Accelerated platelet inhibition by switching from atorvastatin to a non-CYP3A4-metabolized statin in patients with high platelet reactivity (ACCEL-STATIN) study
European Heart Journal, 04/25/2012Park Y et al.
Among PCI–treated patients with high on–treatment platelet reactivity (HPR) during co–administration of clopidogrel and atorvastatin, switching to a non–CYP3A4–metabolized statin can significantly decrease platelet reactivity and the prevalence of HPR. This switching effect appears similar irrespective of the type of non–CYP3A4–metabolized statin.
Percutaneous coronary intervention (PCI)–treated patients (n= 50) with HPR [20 μM adenosine diphosphate (ADP)–induced maximal platelet aggregation (MPA) >50%] were enrolled during chronic administration of atorvastatin (10 mg/day) and clopidogrel (75 mg/day) (≥6 months).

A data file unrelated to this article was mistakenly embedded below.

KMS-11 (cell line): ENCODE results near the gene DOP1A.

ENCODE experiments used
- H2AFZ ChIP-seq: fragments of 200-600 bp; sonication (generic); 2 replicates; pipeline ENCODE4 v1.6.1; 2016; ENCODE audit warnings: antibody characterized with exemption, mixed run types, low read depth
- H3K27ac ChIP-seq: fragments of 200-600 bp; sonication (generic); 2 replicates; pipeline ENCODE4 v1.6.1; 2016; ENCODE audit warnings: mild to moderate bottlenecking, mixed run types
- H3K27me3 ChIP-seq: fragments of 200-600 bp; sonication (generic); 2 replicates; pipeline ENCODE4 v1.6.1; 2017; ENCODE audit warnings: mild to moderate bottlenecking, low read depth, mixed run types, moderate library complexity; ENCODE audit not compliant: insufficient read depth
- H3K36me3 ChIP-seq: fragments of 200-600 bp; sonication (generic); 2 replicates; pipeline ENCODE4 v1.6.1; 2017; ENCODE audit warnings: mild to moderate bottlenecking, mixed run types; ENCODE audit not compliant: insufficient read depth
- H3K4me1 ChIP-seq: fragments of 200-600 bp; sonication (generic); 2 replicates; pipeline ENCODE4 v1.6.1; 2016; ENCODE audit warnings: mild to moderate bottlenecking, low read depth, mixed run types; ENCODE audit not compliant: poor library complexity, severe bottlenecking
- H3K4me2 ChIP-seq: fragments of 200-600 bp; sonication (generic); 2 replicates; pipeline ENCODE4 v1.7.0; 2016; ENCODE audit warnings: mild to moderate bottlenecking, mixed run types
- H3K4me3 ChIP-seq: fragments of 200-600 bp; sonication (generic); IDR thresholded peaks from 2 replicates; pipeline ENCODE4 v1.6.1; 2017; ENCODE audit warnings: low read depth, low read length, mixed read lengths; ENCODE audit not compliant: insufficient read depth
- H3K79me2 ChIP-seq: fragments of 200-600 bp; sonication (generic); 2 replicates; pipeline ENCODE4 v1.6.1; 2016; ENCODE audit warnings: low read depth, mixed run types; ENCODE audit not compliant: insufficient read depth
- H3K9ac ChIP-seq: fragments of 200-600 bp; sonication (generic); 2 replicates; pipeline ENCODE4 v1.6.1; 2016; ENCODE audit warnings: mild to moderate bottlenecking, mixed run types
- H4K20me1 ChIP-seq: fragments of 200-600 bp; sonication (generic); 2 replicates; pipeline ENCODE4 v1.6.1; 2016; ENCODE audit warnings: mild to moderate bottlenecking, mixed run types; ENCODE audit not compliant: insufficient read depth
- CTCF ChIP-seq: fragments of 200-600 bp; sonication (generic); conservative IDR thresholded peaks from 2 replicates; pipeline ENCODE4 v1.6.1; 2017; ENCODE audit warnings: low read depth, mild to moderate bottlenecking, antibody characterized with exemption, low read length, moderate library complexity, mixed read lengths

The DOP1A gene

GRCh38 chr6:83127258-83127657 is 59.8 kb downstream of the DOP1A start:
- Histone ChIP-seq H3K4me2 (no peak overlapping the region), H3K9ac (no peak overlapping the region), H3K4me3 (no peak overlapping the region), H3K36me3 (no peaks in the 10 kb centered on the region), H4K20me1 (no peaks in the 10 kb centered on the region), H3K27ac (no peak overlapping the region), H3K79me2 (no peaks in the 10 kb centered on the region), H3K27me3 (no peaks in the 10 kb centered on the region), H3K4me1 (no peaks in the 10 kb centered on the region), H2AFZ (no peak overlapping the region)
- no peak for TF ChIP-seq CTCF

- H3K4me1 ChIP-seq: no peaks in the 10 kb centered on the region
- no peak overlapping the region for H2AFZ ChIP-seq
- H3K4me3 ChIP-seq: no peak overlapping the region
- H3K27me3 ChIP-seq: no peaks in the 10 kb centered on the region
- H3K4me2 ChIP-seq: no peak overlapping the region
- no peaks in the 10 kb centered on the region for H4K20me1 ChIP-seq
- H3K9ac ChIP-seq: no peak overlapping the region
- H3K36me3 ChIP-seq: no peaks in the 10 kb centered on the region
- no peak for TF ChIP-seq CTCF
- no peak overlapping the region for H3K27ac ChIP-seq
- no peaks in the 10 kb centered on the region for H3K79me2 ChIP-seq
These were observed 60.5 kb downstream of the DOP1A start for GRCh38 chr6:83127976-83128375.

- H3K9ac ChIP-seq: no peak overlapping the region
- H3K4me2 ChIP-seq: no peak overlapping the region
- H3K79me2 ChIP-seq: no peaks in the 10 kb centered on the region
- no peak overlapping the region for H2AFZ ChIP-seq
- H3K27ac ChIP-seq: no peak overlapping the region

They were randomly assigned to a 15–day therapy with either rosuvastatin 10 mg/day (n= 25) or pravastatin 20 mg/day (n= 25).
Platelet function was assessed before and after switching by conventional aggregometry and the VerifyNow P2Y12 assay.
Genotyping was performed for CYP2C19*2/*3, CYP3A5*3, and ABCB1 C3435T alleles.
The primary endpoint was the absolute change in 20 μM ADP–induced MPA.
After switching, MPAs after stimuli with 20 and 5 μM ADP were decreased by 6.6% (95% confidence interval: 3.2–10.1%; P < 0.001), and 6.3% (95% confidence interval: 2.5–10.2%; P = 0.002), respectively.
52 P2Y12 reaction units fell (95% confidence interval: 35–70; P < 0.001) and the prevalence of HPR decreased (24%; P < 0.001).
Pharmacodynamic effects were similar after rosuvastatin and pravastatin therapy.
In addition to smoking status, the combination of calcium channel blocker usage and ABCB1 C3435T genotype significantly affected the change of 20 μM ADP–induced MPA.
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